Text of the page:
Why The Ice Bucket Challenge is the Worst Thing in the World 

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The proposition sounds like something out of a Saw movie:

Either donate $100 to ALS (aka Lou Gehrig’s disease) research—or film yourself dumping a bucket of ice water on your head.

You’ve probably seen at least 600 of these videos, and if you’re a sophisticated media critic, you’ve realized how stupid they are. Every charity expert from Charlie Sheen to the guy who makes memes has attacked this trend for being a pointless exercise in water waste. 

Here are 5 reasons the ice bucket challenge is leaving us cold. 

People Don’t Like It


There are many problems that seem insurmountable. They seem this way because there are plenty of people telling us we are surmounting them wrong. 

Right now, we’re facing political, racial, and…well, mostly racial problems in our country that seem to have no solution and anybody who dares offer a solution better have an absolutely perfect one or SHUT UP!

So you found a nice activity that everybody is capable of participating in one way or another to raise awareness/money for a terrible disease? Does it have any aspects that someone could possibly mock? Then back to the drawing board!

Celebrities Aren’t Saints


Many a celebrity has made many an amusing video involving being doused in a bucket of water…and it’s not just Jennifer Beals dancing like she’s never danced before. 

Hey, Affleck! Why not use some of that Bruce Wayne money to actually donate to the cause? I mean…sure…he did, but he could give more than just some money, his time and his ability to generate attention. 

Until I actually see Taylor Swift looking through a microscope at nerve cells for signs of atrophy, I refuse to believe that they are completely committed to this cause.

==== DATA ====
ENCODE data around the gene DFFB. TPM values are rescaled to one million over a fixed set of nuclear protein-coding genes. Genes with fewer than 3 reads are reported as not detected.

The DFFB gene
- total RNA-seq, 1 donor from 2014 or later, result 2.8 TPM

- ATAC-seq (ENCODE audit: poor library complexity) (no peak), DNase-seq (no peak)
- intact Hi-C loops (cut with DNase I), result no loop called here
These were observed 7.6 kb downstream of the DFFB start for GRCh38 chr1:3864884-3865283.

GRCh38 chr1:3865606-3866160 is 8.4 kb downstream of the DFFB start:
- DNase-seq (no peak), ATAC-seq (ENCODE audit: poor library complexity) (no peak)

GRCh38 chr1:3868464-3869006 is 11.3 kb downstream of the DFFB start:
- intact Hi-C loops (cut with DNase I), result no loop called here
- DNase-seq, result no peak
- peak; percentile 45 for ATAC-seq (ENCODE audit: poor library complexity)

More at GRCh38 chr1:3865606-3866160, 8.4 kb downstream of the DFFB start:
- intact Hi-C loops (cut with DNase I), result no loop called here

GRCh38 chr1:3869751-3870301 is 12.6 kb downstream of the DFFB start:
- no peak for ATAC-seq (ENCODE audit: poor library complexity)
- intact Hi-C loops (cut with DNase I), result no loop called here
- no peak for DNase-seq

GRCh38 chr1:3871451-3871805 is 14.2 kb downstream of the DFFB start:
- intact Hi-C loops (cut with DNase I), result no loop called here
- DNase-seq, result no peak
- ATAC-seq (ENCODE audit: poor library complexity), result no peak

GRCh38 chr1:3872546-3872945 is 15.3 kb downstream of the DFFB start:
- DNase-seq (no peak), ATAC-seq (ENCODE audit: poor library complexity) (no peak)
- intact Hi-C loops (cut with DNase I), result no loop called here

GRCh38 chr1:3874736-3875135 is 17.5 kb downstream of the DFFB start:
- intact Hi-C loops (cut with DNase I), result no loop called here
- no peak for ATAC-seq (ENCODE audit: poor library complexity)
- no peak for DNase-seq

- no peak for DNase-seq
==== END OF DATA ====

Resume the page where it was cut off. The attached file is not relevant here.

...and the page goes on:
It’s a Waste of Resources


Social media is a limited commodity. I only have so much time on the toilet to check my Facebook. I can’t waste wall space on comments about ice water. I’ve got important snarky TV critiques to read! The new Doctor Who starts Saturday, after all.

Speaking of toilets, there are countries/California’s suffering through droughts. We shouldn’t dump water on our heads. We should use it for drinking, bathing, plumbing, watering decorative yard plants, filling swimming pools, sliding down slides in tubes and fighting each other with it!

Using valuable commodities for entertainment is very American. Using valuable commodities for entertainment while supporting a good cause is what other countries/California would do. 

You’re Only Encouraging Them


My mother always said, “If you want a bully to stop bothering you, the best advice is to ignore them and not give them millions of dollars.”

So far, this ice bucket challenge has drastically increased the donations going to ALS and made it a top trending topic in every credible news network and CNN.

This will only lead to other charities using clever ideas and outside-the-box thinking to promote themselves through cute new media tactics instead of doing it the old fashioned way. They should be pressuring me with guilt on the street while dingng a bell or carrying a clipboard. 

Diseases Aren’t Fun


People having fun is always annoying. Any time I see children playing, hear people singing, or have to scroll by online contacts participating in a goofy trend, I just want to kick a puppy in its smiling little face.

The worst part is ALS is not fun. It’s a serious fatal disease that affects a large enough population to be devastating, but small enough for drug companies to ignore. 

Like all the bad things in life, it is much easier not to think about it at all. If you make it approachable by attaching a fun campaign, you don’t give it the respect it deserves. It should stay miserable and not offer a glimpse of positivity. 

It’s not like someone who contracted Lou Gehrig’s disease would ever consider himself the luckiest man on the face of the earth. 

C.J. Tuor  is a Second City Conservatory graduate and performs with the Chicago Reader-recommended improvised drinking thriller Hitch*Cocktails every Friday night at the Annoyance Theatre in Chicago.